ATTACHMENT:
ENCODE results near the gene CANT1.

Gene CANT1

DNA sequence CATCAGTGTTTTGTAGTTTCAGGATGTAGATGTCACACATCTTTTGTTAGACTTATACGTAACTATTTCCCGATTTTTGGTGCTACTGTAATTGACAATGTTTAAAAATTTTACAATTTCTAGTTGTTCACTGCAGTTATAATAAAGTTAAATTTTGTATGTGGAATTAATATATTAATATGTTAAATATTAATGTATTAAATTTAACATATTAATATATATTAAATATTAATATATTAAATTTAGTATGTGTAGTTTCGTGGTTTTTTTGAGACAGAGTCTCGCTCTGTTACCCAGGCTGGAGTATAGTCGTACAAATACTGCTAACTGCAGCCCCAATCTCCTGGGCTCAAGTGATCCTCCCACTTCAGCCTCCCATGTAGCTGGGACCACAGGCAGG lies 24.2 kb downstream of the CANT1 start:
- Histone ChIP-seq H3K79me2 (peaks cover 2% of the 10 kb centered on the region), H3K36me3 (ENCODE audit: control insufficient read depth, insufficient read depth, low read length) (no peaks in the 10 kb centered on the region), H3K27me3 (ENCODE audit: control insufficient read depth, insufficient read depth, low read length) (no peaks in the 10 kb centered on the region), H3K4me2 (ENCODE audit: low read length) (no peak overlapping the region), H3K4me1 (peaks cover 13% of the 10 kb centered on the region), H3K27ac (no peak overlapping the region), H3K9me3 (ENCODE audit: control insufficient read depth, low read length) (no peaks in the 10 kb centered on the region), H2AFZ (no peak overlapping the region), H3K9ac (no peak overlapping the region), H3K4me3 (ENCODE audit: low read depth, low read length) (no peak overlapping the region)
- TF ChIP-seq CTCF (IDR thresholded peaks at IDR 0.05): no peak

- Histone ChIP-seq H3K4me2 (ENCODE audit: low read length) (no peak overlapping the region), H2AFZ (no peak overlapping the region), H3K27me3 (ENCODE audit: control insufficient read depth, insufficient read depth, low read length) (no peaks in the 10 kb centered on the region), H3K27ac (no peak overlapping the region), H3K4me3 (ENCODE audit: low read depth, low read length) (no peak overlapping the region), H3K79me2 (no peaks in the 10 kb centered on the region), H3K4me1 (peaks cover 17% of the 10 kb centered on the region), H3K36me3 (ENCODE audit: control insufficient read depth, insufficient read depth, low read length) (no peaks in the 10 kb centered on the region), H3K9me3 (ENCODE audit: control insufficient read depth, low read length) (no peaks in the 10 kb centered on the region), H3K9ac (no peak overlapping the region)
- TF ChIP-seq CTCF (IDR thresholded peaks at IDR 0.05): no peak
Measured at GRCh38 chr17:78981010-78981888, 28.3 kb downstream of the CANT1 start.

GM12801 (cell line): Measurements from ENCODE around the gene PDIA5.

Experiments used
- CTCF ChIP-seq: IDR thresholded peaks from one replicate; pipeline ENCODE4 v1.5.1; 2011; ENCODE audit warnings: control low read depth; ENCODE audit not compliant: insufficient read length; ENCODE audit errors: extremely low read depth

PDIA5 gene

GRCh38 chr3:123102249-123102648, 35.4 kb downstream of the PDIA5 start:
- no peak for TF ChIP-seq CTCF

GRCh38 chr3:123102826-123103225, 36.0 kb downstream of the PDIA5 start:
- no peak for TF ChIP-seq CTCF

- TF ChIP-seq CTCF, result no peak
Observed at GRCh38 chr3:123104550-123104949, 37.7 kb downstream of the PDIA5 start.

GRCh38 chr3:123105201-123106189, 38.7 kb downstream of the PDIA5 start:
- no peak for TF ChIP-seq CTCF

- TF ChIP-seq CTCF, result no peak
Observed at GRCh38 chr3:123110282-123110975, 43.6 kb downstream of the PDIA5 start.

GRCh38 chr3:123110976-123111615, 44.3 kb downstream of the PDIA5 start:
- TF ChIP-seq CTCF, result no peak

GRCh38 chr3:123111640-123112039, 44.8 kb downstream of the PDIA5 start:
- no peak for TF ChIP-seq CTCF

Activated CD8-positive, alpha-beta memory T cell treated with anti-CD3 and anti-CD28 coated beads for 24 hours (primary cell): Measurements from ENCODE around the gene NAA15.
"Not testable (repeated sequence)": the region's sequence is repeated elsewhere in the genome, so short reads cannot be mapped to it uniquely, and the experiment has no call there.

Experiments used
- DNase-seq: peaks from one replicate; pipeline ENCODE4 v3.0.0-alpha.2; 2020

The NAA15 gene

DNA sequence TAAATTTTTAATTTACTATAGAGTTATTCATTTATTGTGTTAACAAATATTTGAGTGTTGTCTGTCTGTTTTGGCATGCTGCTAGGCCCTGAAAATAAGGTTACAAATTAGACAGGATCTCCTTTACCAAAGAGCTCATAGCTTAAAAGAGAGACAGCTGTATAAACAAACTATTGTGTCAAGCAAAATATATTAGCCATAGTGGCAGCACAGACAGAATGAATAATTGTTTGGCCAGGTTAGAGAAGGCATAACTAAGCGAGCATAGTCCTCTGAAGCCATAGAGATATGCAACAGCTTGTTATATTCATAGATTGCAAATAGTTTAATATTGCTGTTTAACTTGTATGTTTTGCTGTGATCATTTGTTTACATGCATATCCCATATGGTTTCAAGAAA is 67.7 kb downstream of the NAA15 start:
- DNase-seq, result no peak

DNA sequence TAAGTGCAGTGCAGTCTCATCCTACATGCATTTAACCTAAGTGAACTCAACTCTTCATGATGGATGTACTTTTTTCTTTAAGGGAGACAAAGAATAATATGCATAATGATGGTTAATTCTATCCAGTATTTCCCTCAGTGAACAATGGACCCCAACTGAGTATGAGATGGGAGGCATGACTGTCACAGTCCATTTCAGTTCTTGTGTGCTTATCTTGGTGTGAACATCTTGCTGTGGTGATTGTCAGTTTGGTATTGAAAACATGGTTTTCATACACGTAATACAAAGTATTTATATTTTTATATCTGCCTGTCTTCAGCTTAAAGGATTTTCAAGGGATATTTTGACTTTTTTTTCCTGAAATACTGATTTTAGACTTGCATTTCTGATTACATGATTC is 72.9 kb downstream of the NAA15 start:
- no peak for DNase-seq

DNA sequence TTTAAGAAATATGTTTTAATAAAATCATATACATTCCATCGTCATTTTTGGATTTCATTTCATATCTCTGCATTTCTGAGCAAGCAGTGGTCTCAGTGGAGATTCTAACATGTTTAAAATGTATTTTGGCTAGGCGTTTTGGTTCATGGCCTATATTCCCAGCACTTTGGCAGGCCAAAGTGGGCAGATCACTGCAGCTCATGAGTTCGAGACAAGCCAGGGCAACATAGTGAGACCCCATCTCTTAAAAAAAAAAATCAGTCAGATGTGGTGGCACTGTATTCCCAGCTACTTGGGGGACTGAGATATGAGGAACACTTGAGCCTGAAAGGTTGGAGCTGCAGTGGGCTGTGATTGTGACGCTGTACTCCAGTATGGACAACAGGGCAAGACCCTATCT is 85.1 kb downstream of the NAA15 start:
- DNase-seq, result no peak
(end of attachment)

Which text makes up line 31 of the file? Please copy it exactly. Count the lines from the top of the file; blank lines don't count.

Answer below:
The NAA15 gene